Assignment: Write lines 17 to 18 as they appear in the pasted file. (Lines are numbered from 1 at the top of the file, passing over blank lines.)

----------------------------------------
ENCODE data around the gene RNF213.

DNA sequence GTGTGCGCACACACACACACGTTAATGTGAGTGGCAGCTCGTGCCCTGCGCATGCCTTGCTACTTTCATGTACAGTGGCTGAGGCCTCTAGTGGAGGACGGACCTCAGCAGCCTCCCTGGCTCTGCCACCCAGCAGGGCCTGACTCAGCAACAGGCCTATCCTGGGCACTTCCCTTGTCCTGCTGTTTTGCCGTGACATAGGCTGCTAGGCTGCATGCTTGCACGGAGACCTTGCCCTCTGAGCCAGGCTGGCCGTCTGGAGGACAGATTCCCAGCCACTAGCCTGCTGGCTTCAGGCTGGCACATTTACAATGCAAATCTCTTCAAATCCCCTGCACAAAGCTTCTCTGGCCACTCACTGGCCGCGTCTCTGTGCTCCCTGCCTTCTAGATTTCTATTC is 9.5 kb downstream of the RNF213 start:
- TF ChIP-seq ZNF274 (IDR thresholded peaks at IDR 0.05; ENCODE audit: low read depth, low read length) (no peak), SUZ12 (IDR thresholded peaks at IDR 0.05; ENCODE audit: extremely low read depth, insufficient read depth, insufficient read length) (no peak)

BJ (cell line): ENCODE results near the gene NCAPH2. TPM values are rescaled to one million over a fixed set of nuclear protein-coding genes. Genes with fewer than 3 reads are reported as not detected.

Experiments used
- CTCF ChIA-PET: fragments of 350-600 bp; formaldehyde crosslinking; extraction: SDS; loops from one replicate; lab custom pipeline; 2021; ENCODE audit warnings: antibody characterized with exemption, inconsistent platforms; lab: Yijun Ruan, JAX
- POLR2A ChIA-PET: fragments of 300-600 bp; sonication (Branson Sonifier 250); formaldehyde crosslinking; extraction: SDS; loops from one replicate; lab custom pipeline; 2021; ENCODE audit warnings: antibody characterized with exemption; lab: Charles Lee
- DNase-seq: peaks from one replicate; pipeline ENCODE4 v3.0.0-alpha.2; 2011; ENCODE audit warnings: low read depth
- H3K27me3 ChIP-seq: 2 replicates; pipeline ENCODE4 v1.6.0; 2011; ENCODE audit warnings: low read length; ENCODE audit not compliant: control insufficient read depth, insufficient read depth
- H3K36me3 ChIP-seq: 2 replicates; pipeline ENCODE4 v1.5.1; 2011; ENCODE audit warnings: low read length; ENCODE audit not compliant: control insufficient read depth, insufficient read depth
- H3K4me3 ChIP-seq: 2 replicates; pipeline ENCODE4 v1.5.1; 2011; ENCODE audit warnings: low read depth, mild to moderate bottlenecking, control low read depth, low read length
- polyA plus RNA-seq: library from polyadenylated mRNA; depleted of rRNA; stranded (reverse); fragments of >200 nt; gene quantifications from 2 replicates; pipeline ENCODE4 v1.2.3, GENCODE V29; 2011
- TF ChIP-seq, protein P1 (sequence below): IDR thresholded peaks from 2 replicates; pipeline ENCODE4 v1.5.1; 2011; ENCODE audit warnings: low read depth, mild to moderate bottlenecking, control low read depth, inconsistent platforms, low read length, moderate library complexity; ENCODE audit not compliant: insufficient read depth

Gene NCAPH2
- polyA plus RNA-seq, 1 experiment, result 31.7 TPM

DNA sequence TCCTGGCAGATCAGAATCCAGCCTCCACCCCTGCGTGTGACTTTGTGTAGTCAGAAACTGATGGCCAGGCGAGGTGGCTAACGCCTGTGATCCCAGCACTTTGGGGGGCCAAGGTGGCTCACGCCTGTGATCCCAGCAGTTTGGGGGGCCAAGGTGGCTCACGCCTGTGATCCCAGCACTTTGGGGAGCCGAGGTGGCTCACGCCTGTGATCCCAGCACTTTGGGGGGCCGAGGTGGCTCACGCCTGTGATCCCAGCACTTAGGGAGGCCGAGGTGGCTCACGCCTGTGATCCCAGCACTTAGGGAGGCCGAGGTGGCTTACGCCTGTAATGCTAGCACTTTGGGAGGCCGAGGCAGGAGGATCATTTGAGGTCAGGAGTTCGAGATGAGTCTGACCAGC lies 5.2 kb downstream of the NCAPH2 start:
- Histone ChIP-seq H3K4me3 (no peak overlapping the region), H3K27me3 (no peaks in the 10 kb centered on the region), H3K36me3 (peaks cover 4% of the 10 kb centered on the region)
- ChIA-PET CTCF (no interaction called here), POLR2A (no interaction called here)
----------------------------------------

- Histone ChIP-seq H3K4me3 (no peak overlapping the region), H3K27me3 (no peaks in the 10 kb centered on the region), H3K36me3 (peaks cover 4% of the 10 kb centered on the region)
- ChIA-PET CTCF (no interaction called here), POLR2A (no interaction called here)